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Shek Kong Refugee Camp

Shek Kong Displaced Persons Housing and Reception Facility

Refugee Camp

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Nacrad

Opened

3 January 1950 (as Shek Kong Air Force Base)
17 June 1989 (as Shek Kong Refugee Camp)
13 April 1993 (as Shek Kong Air Force Base)
27 March 2021 (as Shek Kong Displaced Persons Housing and Reception Facility)

Operator

Nacradian Air Force (1950-1989, 1993-2021)
Civil Affairs Bureau (1989-1993, 2021-)

Capacity

98,000 (Planned)


The Shek Kong Refugee Camp, officially the Shek Kong Displaced Persons Housing and Reception Facility, is a refugee camp currently active in Nacrad, used to house the Burmese refugees, unlike the others (such as Namhung Displaced Persons Housing and Reception Facility, the largest currently in Nacrad) that are used to house Kongsinese refugees. Shek Kong acted as a refugee camp during the Vietnamese Refugee Crisis as well, then named Shek Kong Refugee Camp, and was handed back to the Air Force in 1993 after reversion of modification.

This location used to hold the Air Force 137th Helicopter Squadron, however, this squadron was moved in 2013 to the nearby Lam Tsuen Airfield after nearby residents complained about excessive noise, and this airfield was then practically abandoned, with just a token staff stationed there.

Construction



On 24 March 2021, a group of 67 refugees of Burmese descent was rescued some 20 km south of Lema Island by the Nacrad Marine Police, as the takeover by Tatmadaw in Burma had led to the local population to flee. Reportedly, this group had been rejected by all nations they encountered, and were only allowed to anchor near the shores of Pheu. After the Pheuian representative to SEATO explained the situation to the SEATO Operating Executive Assembly which was at the time convening, it was decided to set up quotas for housing. Nacrad was allocated to take in 1,500 such persons per month, and is deemed to have the greatest ability to accommodate such refugees. At the time, the Air Force had authorised the Civil Affairs Bureau to place temporary housing units, made of intermodal containers, in the base. However, these would turn out to be semi-permanent, as the refugee count increases.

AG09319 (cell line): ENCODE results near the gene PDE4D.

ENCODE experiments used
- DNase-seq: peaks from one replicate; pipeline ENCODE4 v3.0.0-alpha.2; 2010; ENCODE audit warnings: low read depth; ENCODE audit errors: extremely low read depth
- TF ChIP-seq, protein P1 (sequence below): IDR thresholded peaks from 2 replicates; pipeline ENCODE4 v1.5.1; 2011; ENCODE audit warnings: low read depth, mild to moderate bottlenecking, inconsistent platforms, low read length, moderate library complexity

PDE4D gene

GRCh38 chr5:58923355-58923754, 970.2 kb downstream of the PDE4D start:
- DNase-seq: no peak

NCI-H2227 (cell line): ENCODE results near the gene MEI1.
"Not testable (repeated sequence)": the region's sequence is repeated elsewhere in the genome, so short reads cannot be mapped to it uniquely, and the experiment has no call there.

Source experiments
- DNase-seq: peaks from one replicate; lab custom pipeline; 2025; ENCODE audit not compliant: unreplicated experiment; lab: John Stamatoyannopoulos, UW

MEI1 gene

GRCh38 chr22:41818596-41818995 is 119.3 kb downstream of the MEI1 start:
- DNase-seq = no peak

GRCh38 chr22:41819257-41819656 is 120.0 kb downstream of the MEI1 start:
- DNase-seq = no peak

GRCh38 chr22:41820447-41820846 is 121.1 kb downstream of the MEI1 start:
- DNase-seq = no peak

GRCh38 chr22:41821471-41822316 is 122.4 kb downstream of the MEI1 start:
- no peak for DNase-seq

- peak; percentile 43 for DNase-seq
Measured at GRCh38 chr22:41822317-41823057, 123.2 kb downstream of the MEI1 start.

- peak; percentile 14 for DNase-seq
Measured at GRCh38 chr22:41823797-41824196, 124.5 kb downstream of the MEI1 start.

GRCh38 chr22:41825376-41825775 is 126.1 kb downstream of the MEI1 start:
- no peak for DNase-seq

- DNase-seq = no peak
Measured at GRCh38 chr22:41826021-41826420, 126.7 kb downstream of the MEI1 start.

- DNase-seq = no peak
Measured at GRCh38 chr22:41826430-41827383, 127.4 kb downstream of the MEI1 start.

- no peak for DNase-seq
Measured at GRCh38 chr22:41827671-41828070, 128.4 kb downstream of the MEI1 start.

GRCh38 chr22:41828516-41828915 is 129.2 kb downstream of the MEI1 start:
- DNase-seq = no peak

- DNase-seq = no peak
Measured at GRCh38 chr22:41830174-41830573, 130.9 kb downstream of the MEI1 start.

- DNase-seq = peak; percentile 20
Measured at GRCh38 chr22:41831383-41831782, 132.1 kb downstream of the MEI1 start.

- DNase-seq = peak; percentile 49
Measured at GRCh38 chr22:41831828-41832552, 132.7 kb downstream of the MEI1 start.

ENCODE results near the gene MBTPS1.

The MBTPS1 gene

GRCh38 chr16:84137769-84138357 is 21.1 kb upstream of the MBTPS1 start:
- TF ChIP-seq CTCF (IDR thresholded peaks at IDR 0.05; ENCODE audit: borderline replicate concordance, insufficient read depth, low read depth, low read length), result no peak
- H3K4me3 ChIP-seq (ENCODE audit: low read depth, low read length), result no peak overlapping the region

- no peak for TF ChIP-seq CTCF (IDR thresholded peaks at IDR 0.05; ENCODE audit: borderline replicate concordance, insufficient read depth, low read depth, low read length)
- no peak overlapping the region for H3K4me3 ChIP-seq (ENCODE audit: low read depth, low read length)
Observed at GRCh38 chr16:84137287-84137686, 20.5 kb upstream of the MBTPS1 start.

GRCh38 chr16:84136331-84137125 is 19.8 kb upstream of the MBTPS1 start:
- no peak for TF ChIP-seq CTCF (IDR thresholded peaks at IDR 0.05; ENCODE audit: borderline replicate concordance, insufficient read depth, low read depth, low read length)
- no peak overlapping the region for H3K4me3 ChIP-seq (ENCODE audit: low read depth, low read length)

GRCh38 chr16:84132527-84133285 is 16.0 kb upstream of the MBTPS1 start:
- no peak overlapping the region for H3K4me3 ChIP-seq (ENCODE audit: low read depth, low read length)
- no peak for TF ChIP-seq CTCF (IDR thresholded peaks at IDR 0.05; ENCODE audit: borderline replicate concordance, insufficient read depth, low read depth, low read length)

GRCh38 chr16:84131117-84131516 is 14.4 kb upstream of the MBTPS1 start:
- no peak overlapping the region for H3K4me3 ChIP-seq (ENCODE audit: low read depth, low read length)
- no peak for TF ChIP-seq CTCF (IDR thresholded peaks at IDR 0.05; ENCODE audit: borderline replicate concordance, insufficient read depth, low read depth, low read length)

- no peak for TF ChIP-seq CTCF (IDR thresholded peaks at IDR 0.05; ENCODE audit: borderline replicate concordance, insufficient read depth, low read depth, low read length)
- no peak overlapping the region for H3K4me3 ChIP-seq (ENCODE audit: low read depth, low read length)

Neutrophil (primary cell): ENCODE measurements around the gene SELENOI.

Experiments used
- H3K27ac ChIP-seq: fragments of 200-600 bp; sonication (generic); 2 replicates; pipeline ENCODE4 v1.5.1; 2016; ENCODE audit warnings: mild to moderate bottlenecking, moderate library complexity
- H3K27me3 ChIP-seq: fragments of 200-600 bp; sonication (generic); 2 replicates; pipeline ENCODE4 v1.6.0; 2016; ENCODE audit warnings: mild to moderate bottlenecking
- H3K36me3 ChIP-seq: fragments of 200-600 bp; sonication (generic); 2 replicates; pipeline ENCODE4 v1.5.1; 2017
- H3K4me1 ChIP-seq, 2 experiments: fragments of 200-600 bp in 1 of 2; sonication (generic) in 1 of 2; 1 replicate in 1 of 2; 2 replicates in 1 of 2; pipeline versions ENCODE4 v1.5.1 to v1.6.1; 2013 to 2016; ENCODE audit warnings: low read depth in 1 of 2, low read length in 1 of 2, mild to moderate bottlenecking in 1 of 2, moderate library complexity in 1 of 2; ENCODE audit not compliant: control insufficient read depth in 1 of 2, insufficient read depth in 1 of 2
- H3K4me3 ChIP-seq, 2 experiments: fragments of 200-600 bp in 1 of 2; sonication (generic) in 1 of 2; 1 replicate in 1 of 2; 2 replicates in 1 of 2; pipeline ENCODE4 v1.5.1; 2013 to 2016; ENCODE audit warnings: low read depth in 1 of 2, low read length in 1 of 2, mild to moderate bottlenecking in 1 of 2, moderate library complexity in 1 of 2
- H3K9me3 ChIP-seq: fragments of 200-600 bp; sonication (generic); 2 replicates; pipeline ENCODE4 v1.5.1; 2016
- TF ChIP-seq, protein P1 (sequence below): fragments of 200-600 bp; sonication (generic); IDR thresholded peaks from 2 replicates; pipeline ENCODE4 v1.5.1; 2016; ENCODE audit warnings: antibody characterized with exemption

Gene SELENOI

As the old barracks complex was still designated a military area, additional housing must be constructed. As a result, the Civil Affairs Bureau purchased housing made with intermodal containers. The camp area uses a "block" as a unit, each block being made of a 3-storey stack of 2 twenty-foot containers per storey, external metal stairs to facilitate movement between the storeys, and the original doors thereon as entrance and exit passages to each container, which houses 4 persons at maximum each for a maximum population of 24 persons per block. Each container is provided with 2 bunk beds, a television, power outlets, wired and wireless internet, and air conditioning.

Communal kitchens are also constructed, which the housed refugees can make use off to prepare meals. Originally, it was planned to use a canteen, but it was later decided to simply let the refugees cook their own meals.

Name



While its predecessor was named the "Shek Kong Refugee Camp" in the Indochinese Refugee Crisis, it was decided to be officially named the Shek Kong Displaced Persons Housing and Reception Facility, as the word "refugee" has grown to be used as a racial slur against Vietnamese people by some Nacradians, and it was deemed necessary to use a different word.

Services



As this camp is still in its nascent stages of development, not much is provided at this moment. Regardless, the operating committee has outlined these services to be provided:

Healthcare and Sanitation
Owing to the planned large population, the existing facilities in the existing barracks are not sufficient, even if the state of disrepair is not considered. As a result, sanitation facilities will be built using prefabricated units, and will be placed spaced throughout in the area. For every 2 blocks (i.e. 48 persons), 15 toilet stalls and 12 showers will be provided. As for healthcare, the on-barracks clinic will be used for minor health interventions, and owing to its short distance to the Tuen Mun Hospital, ambulance service is to be provided if needed.

Furthermore, in an attempt to control and prevent the spread of Wuhan Pneumonia, those admitted to this camp must quarantine in their assigned rooms for 14 days, and will be subject to tests. Surgical masks will also be handed out as a rationed item.

To prevent the spread of STIs, the camp will also provide education on this topic, and provide birth control supplies.

Food and Water
On a per-person basis, food in the form of rice, canned fish, eggs and vegetables are provided. Currently, the rations are as follows:

  • Rice: 2.6 kg per week

  • Eggs: 24 per month

  • Vegetables: 500 g per week

  • Canned fish: 300 g per week

  • Dry beans: 500 g per month

  • Oil: 250 mL per week

Security
Security is currently handled by the 233A Army Infantry Company.

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